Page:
June bugs, also known as June beetles or May beetles, invade lawns and gardens around the country in late May through June. In large enough numbers, these adult beetles cause visible damage to the plants on which they feed.
June bugs are members of the Scarabaeidae family and are thus all species of scarab beetle. Once considered a symbol of rebirth and still treasured for their beauty, these beetles are plump, poor fliers, and range in size up to about two inches.
Their bodies vary greatly in color, from a dull caramel to striped patterns, to brilliant metallic green.
Learn how to get rid of these bugs and you can protect your lawn, shrubs, and ripening fruit from these pests.
Preventive Measures Protect Your Landscape
Treat your lawn in the late summer and early fall
The most common sign June bugs have become a problem are large brown patches in the lawn where the turf can be easily lifted up. These dead spots are caused by June bug larva, which live underground, feeding on the roots of your grass. To inspect for these pests, cut out a section of the dead grass, turn it over, and look for white, C-shaped grubs. If you find no grubs, something else is killing your grass and these treatments won’t help.
Once you see adult June bugs, there’s little you can do to control the adult june bug infestation that season. This is why it’s important to take action early to kill June bug grubs before they can develop. Female June bugs start laying eggs, June bug larvae, in the soil as fall approaches. These eggs hatch into grubs that burrow further down into the soil where they spend the winter. That makes late part of summer and early fall the perfect time to treat your lawn with insecticide.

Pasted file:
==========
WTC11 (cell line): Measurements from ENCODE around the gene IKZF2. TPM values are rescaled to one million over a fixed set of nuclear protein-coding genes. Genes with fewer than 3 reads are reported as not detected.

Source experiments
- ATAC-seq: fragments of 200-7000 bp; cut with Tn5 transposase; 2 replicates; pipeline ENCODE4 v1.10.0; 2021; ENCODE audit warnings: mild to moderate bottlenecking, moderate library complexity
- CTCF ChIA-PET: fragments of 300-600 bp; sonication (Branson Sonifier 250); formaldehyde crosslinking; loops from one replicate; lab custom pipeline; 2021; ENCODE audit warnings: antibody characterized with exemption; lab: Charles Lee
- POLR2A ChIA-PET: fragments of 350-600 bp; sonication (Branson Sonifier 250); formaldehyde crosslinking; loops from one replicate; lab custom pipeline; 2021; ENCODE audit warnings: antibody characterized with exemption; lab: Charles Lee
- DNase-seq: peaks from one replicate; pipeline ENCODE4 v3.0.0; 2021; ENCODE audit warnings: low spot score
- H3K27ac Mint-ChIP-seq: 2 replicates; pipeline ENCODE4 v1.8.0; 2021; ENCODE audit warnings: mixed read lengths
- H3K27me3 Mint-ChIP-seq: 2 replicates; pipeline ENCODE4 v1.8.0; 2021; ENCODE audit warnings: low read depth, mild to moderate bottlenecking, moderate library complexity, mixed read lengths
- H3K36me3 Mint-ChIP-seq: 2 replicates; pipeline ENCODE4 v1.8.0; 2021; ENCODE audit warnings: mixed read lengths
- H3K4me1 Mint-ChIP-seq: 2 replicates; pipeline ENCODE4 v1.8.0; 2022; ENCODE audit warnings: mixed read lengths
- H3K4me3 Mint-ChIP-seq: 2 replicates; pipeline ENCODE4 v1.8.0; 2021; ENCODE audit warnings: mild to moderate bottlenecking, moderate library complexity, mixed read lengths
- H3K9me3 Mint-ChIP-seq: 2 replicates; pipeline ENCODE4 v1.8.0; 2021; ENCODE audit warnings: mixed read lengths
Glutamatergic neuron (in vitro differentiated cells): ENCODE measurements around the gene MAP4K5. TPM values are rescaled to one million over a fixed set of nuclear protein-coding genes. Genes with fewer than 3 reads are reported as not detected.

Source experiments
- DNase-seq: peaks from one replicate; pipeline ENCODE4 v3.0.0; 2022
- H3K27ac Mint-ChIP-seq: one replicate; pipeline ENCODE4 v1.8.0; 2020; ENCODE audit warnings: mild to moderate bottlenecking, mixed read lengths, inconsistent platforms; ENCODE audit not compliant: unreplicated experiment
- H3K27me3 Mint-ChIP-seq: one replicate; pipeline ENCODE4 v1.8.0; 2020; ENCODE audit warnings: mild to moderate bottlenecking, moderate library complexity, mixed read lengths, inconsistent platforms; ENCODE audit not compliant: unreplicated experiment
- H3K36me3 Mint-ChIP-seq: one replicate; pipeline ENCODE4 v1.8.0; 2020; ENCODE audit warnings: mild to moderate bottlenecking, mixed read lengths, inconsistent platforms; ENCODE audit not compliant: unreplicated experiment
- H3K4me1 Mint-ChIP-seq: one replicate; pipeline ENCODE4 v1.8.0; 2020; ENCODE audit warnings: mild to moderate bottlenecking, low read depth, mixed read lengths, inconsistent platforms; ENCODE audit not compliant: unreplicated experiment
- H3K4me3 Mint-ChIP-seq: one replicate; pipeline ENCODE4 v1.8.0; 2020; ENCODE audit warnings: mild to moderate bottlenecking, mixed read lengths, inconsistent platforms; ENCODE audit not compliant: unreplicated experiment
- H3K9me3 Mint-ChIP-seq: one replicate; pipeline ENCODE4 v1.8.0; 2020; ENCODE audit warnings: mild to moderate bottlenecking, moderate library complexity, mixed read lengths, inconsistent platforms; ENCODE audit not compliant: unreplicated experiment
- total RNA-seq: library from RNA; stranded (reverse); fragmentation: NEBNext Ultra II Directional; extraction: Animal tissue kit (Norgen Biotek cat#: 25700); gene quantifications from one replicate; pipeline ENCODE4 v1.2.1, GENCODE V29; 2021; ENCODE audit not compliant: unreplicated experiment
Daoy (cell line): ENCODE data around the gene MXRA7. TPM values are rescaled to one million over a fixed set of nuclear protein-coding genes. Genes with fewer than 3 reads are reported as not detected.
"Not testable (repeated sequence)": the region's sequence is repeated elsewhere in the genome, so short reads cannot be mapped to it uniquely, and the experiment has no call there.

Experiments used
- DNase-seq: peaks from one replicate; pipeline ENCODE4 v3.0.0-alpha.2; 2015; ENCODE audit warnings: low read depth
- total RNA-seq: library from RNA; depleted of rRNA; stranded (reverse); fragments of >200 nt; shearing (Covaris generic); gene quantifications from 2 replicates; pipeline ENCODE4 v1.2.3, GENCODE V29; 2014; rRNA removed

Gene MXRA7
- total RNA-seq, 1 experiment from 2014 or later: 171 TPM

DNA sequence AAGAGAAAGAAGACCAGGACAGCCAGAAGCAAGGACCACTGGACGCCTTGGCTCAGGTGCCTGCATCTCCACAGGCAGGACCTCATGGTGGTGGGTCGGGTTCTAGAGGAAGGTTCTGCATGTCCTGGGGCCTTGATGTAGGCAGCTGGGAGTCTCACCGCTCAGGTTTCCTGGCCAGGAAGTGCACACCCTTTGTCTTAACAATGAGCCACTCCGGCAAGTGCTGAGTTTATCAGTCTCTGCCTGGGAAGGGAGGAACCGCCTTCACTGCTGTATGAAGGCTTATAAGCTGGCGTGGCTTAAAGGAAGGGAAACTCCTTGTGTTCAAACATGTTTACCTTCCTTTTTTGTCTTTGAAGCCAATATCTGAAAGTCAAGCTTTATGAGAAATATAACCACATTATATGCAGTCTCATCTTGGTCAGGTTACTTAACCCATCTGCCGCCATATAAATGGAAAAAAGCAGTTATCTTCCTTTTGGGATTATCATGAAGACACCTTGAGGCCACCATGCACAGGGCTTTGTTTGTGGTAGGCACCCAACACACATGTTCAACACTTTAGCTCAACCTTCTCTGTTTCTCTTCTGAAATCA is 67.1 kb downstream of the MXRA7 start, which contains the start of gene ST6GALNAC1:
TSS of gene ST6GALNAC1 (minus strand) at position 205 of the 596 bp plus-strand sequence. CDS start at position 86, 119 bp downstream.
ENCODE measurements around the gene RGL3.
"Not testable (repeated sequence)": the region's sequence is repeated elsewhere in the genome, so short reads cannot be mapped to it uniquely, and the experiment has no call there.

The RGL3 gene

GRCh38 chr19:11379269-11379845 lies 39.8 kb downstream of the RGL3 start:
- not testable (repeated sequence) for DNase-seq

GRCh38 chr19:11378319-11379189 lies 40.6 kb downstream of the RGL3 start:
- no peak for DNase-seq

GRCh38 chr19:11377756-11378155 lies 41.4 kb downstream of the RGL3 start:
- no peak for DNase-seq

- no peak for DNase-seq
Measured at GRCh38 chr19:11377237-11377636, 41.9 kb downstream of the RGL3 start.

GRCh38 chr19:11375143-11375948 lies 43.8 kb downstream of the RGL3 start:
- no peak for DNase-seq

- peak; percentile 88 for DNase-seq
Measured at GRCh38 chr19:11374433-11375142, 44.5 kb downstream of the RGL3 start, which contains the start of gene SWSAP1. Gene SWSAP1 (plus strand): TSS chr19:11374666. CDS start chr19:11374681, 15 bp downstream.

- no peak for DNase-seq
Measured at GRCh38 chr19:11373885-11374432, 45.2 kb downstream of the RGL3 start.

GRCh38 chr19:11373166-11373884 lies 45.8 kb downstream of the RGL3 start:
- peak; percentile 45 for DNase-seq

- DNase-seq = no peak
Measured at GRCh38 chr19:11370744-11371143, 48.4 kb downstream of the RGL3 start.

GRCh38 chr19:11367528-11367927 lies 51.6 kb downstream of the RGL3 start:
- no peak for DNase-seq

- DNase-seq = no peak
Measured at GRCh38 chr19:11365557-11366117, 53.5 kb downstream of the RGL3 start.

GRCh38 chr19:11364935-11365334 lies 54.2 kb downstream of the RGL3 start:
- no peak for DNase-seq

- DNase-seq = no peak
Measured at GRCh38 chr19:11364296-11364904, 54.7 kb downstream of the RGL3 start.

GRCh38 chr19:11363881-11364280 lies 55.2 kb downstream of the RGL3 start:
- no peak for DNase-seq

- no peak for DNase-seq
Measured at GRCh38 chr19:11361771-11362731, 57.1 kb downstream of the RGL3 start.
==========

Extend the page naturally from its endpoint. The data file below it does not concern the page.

Insecticide is appropriate only if your lawn has suffered damage and you’re sure of the cause. A healthy lawn doesn’t need insecticide, even if a few grubs or adult June bugs are present.
To kill recently hatched grubs, choose an insecticide product that contains clothianidin, imidacloprid, thiamethoxam or chlorantraniloprole. These products should be applied any time from late July to early September. Timing matters because these ingredients aren’t as effective if applied later in the fall when the grubs are larger. Apply the insecticide too early, however, and it will wash away before the grubs are even present.
Before you apply the product, protect bees and other beneficial pollinators by mowing your lawn to eliminate flowering weeds or other plants that might attract these helpful insects. After application, water the lawn thoroughly to ensure the insecticide reaches the grubs.
If you miss the late-summer window of opportunity
Applying a product containing carbaryl or trichlorfon later in fall is an alternative. While not as effective as late-summer treatments, these products can cut the grub population by up to 80 percent, minimizing risk of damage to your lawn. Not all insecticides are effective against grubs, so make sure the product you choose is formulated to kill them. Follow the application instructions exactly for optimal results.